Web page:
The secret life of bees
PUBLISHED: 12:24 25 June 2020 | UPDATED: 11:37 26 June 2020
While human hotels have been almost empty, bee hotels are buzzing - partly thanks to a project launched in Norwich
Dan Harris of Bee Saviour Behaviour said: “We were blown away by the response, from Norfolk residents primarily, and people as far afield as America, Australia and Japan.
“Bee populations are in a very worrying decline but usefully bees are one of the pieces of urban wildlife that are still present in every neighbourhood.”
Bee Saviour Behaviour should have been showcasing its work at a prestigious science exhibition in London this summer. Its citizen science project to research what kind of bee hotels work best was due to be unveiled at the Royal Society Summer Science Exhibition. The event has been postponed, but the project, run with the Earlham Institute, on the Norwich Research Park, is continuing.
Peering into bee hotel rooms and observing guests’ behaviour is just one way Bee Saviour Behaviour is asking people to help bees - particularly wild bees such as bumblebees and solitary bees. “Wild bees can get overlooked and factors that locally might be impacting populations may be missed because they don’t have keepers,” said Dan. “Wild bees are so interesting and diverse. There are around 25 bumblebee species and over 250 solitary bee species in the UK so there’s little chance of getting bored of them.
“I became interested in bees soon after I moved to Norwich and started really noticing the lack of urban wildlife. I then realised that one piece of urban wildlife in my neighbourhood and garden was bees. So I slowly became fascinated with them while time spent observing them was a tonic to my mental health.”
If you have a bee hotel there are five simple questions Bee Saviour Behaviour is asking. “This research into the secret lives of bee hotels is really important as we plan campaigns, workshops and online resources to ensure people are getting the most out of their bee hotels, or are buying the right bee hotels if they don’t yet have them,” said Dan.
“We will be holding bee hotel workshops across Norfolk again but until then the results and findings will be published in videos, infographics and online posts.”
Dr Wilfried Haerty of the Earlham Institute said: “The health of bees and other pollinators is essential - both for the food we take for granted and for maintaining stable ecosystems. The information we get from this survey could massively help researchers.”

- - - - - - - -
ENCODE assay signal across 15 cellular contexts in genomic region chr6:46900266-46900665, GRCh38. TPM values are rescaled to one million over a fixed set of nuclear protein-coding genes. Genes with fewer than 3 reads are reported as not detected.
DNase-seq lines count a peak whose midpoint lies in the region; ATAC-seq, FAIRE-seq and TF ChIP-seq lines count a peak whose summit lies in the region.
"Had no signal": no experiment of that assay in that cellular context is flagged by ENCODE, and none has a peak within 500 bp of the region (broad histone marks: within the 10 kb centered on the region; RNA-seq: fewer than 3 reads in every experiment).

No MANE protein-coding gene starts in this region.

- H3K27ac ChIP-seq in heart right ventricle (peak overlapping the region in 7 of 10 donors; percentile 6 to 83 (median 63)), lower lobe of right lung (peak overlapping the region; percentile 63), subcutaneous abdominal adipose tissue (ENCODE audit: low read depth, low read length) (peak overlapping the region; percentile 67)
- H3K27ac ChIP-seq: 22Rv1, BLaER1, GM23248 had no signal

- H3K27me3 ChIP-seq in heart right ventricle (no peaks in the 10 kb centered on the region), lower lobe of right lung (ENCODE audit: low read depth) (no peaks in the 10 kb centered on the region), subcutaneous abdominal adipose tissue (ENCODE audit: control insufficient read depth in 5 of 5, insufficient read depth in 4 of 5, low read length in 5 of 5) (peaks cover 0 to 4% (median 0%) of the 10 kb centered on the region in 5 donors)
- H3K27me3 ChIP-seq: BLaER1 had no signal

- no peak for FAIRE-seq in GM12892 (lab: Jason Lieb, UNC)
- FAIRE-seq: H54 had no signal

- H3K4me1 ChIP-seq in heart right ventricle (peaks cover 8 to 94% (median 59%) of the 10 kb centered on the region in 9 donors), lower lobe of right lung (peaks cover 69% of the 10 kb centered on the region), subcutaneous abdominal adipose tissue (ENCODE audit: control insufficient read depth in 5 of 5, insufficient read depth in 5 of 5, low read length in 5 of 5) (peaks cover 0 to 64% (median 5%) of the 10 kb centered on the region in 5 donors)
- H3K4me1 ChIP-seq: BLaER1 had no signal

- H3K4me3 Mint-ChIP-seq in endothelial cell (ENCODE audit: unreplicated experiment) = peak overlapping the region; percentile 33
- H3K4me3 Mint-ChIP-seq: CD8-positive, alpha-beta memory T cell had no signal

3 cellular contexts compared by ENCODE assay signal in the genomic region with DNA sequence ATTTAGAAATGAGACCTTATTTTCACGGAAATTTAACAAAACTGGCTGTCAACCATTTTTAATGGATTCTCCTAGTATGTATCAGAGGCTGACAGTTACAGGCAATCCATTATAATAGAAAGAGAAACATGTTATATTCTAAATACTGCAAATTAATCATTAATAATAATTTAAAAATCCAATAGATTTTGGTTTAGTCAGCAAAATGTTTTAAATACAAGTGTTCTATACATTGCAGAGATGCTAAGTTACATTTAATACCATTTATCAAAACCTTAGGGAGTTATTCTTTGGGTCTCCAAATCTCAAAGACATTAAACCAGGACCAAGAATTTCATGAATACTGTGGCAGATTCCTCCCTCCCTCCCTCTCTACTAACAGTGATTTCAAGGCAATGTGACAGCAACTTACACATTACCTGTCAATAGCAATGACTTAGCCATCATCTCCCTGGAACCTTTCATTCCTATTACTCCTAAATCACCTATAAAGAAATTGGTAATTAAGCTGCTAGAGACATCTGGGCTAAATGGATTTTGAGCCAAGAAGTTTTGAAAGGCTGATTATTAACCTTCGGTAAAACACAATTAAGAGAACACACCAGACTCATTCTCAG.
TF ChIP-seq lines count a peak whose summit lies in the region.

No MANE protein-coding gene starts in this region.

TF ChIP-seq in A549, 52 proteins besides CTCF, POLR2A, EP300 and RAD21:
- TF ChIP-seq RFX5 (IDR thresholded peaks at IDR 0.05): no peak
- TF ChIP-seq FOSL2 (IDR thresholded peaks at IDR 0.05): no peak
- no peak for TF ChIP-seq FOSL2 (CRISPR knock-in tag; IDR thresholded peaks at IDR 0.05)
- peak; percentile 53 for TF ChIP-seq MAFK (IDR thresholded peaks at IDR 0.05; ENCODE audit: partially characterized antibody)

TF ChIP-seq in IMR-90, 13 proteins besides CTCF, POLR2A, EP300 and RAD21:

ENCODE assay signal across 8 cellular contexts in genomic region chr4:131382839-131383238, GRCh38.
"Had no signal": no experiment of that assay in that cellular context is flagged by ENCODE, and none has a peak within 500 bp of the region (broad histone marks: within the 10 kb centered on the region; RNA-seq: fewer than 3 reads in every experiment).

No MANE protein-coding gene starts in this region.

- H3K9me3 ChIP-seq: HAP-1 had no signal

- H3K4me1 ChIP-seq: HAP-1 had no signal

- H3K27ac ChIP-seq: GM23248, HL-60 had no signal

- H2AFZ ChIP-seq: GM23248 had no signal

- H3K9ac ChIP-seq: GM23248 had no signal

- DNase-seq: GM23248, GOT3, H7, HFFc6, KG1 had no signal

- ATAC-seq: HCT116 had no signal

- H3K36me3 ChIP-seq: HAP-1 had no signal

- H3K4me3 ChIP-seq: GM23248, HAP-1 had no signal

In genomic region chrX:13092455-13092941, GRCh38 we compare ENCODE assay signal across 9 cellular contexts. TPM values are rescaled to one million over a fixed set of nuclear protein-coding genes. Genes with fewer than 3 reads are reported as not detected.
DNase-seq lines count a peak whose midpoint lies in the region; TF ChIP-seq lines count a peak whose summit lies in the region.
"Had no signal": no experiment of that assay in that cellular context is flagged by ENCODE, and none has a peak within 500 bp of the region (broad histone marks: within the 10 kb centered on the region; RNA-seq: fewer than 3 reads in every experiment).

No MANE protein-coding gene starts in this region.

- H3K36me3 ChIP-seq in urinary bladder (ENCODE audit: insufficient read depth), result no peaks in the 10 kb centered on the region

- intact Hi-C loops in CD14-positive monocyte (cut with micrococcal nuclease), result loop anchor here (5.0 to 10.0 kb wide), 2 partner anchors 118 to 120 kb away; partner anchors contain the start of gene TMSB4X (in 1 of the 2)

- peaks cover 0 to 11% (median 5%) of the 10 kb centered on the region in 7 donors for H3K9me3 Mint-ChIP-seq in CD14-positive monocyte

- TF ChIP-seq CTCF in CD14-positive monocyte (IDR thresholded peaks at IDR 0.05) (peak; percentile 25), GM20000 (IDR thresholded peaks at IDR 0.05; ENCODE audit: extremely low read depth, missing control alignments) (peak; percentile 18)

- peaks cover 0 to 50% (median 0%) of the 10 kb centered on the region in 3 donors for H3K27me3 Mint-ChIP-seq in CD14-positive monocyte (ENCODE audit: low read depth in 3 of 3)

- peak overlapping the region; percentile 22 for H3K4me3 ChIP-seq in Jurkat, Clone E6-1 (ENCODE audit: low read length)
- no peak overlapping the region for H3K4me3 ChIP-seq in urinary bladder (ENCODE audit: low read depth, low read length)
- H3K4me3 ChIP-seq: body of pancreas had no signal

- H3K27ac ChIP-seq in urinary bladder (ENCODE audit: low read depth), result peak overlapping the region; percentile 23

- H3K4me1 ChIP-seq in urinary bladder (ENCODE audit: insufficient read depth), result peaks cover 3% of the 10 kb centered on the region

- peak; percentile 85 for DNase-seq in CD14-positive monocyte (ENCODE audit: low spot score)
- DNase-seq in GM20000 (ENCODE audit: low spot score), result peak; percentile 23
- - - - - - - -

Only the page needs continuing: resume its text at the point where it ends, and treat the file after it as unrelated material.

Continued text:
The group also encourage people to carry a Bee Saviour Card. Dan said bees have a very fast metabolism and in urban areas can become stranded and exhausted between flowers.
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“The Bee Saviour Card gives you a tiny drop of sugar solution in your wallet to revive that bee and send it on its way,” he said. “That moment of connection when reviving a bee is powerful.”
The Bee Saviour card is available on Etsy, and will eventually be sold in Norfolk shops too. The Norfolk-based not-for-profit social enterprise now has card-carrying bee saviour citizens in 20 countries from Finland to Honalulu.
In Norfolk Dan wants to help people create patches and corridors of bee-friendly land throughout urban areas, and to stop using damaging chemicals.
“It’s also worth saying that as a county we need to tackle our use of neonicotinoids and glyphosates” he said. “The River Wensum and the River Waveney have unacceptable levels of neonicotinoids and these chemicals have been shown to seriously damage bee populations. So we’re very conscious that education around use of chemicals in gardens is important for us to be doing locally.”
Dan is due to talk at this year’s TEDxNorwichED event and this autumn Bee Saviour Behaviour will launch a new citizen science project tracking the arrival of the ivy bee in Britain.
Bee Saviour Behaviour’s three simple ‘do nothing’ steps to help bees:
1: Leave the dandelions in your lawn. Bees and other pollinators love them.
2: Leave a wild unmown patch in your garden. The shelter of long grass is important for wildlife.
3: Leave the chemicals on the shelf, particularly those with neonicotinoids and glyphosate.
For more information, including the bee hotel survey and how to choose, place or build a bee hotel, visit saviourbees.co.uk